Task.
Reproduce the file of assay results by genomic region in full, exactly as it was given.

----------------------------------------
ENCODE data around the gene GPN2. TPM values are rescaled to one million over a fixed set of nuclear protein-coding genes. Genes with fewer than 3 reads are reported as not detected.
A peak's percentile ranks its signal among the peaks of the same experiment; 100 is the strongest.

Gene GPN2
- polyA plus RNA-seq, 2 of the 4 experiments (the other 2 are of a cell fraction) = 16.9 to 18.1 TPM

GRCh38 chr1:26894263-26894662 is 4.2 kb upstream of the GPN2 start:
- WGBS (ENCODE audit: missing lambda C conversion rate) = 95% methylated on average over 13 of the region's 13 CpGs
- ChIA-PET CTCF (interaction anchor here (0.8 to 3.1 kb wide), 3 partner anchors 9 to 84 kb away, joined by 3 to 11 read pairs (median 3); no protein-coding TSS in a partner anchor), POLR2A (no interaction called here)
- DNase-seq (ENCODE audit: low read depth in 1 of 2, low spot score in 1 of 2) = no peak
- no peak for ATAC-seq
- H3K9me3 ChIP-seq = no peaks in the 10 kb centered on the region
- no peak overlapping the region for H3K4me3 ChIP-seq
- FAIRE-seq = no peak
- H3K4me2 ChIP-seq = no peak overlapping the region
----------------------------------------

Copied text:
ENCODE data around the gene GPN2. TPM values are rescaled to one million over a fixed set of nuclear protein-coding genes. Genes with fewer than 3 reads are reported as not detected.
A peak's percentile ranks its signal among the peaks of the same experiment; 100 is the strongest.

Gene GPN2
- polyA plus RNA-seq, 2 of the 4 experiments (the other 2 are of a cell fraction) = 16.9 to 18.1 TPM

GRCh38 chr1:26894263-26894662 is 4.2 kb upstream of the GPN2 start:
- WGBS (ENCODE audit: missing lambda C conversion rate) = 95% methylated on average over 13 of the region's 13 CpGs
- ChIA-PET CTCF (interaction anchor here (0.8 to 3.1 kb wide), 3 partner anchors 9 to 84 kb away, joined by 3 to 11 read pairs (median 3); no protein-coding TSS in a partner anchor), POLR2A (no interaction called here)
- DNase-seq (ENCODE audit: low read depth in 1 of 2, low spot score in 1 of 2) = no peak
- no peak for ATAC-seq
- H3K9me3 ChIP-seq = no peaks in the 10 kb centered on the region
- no peak overlapping the region for H3K4me3 ChIP-seq
- FAIRE-seq = no peak
- H3K4me2 ChIP-seq = no peak overlapping the region